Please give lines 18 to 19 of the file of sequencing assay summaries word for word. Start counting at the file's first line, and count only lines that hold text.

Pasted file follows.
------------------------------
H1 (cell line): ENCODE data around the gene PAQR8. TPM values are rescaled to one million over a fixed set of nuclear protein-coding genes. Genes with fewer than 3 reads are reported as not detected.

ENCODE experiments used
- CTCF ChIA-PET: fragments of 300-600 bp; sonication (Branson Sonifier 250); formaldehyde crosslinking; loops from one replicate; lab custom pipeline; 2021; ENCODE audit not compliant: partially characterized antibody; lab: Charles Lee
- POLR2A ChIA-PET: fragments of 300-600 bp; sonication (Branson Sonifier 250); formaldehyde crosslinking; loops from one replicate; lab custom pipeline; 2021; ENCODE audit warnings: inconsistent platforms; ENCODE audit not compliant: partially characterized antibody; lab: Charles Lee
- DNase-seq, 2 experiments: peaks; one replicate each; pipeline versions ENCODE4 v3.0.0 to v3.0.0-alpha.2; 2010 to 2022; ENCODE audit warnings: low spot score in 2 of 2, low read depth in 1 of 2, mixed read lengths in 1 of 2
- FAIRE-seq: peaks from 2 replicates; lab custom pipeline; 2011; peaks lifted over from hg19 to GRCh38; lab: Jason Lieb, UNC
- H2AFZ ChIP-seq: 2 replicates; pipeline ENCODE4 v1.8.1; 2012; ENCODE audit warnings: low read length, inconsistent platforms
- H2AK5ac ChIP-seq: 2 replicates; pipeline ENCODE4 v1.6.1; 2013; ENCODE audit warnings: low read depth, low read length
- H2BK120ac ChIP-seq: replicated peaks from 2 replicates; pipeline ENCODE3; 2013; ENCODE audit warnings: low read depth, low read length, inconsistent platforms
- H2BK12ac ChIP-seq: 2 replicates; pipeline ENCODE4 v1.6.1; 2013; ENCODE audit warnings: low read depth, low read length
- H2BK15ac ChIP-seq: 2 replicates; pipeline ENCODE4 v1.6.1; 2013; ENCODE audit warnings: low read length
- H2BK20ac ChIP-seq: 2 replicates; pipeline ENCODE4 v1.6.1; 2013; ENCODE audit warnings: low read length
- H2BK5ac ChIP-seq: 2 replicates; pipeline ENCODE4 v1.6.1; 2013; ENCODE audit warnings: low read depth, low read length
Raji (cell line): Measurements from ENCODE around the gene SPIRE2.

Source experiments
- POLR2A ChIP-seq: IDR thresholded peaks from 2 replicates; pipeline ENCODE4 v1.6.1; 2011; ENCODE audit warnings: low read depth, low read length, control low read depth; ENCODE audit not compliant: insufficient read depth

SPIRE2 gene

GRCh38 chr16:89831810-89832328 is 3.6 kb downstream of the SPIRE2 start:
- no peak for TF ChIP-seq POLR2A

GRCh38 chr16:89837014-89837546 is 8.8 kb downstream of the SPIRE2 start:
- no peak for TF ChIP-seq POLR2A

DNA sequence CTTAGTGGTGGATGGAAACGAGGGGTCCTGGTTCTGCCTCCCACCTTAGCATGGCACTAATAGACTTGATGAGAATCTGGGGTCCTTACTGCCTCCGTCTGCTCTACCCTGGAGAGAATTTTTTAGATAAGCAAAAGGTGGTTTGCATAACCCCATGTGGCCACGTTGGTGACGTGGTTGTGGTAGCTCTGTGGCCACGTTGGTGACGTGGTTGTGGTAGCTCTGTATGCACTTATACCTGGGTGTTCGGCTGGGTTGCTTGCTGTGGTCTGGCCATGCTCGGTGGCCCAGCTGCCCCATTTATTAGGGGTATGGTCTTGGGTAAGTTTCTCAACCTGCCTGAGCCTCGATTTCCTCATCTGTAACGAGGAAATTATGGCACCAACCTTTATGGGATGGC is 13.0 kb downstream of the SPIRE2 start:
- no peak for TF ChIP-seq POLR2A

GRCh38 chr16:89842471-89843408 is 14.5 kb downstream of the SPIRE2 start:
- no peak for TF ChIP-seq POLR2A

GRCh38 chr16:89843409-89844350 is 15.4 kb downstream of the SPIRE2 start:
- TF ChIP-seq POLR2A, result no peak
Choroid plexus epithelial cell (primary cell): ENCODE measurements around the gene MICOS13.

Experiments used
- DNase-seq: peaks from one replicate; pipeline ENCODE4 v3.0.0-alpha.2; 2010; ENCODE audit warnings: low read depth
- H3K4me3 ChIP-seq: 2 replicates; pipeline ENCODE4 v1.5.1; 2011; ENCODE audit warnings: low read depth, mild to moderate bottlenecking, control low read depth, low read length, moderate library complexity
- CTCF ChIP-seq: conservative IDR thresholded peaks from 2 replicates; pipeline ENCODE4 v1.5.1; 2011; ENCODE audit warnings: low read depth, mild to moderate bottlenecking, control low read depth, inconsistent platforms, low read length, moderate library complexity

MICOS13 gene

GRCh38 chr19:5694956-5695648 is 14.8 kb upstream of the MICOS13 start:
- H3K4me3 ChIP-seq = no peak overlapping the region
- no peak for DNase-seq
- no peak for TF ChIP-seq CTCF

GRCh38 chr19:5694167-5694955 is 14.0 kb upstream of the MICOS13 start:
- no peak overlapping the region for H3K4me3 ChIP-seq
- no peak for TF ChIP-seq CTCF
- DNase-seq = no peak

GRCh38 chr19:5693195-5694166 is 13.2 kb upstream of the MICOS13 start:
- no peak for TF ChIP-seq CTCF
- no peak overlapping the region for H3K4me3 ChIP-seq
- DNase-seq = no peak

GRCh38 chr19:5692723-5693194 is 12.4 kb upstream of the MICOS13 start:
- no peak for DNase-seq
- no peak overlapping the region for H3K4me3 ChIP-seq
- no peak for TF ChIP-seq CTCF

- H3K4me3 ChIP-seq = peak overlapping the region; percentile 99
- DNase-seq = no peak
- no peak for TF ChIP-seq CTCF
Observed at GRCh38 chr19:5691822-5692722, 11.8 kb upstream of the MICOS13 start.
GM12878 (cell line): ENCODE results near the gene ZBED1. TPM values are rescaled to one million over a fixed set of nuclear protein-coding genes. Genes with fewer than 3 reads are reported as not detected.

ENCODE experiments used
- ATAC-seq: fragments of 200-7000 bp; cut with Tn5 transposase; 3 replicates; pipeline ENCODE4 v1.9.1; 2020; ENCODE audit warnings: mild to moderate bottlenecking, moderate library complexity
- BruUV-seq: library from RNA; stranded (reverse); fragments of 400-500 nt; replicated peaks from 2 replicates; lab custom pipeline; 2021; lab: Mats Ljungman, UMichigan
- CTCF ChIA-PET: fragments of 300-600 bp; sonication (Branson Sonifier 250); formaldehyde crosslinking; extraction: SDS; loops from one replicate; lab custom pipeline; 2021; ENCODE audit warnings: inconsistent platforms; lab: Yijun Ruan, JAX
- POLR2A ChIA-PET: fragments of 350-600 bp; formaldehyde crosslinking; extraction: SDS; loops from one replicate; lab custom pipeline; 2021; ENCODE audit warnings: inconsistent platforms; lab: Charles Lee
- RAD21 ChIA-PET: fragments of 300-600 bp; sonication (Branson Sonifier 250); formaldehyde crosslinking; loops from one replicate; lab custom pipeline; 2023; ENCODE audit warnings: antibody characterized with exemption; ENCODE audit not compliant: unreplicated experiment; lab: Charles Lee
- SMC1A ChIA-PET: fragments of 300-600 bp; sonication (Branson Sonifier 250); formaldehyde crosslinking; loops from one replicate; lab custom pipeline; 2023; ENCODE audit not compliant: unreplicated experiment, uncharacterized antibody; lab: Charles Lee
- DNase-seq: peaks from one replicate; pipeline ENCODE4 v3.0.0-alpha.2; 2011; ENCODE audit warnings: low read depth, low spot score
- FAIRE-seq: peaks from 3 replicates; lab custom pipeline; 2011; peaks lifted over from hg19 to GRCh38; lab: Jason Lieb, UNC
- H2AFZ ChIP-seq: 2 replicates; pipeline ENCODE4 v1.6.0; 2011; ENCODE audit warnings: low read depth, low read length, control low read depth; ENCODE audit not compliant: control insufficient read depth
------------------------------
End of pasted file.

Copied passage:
GRCh38 chr16:89831810-89832328 is 3.6 kb downstream of the SPIRE2 start:
- no peak for TF ChIP-seq POLR2A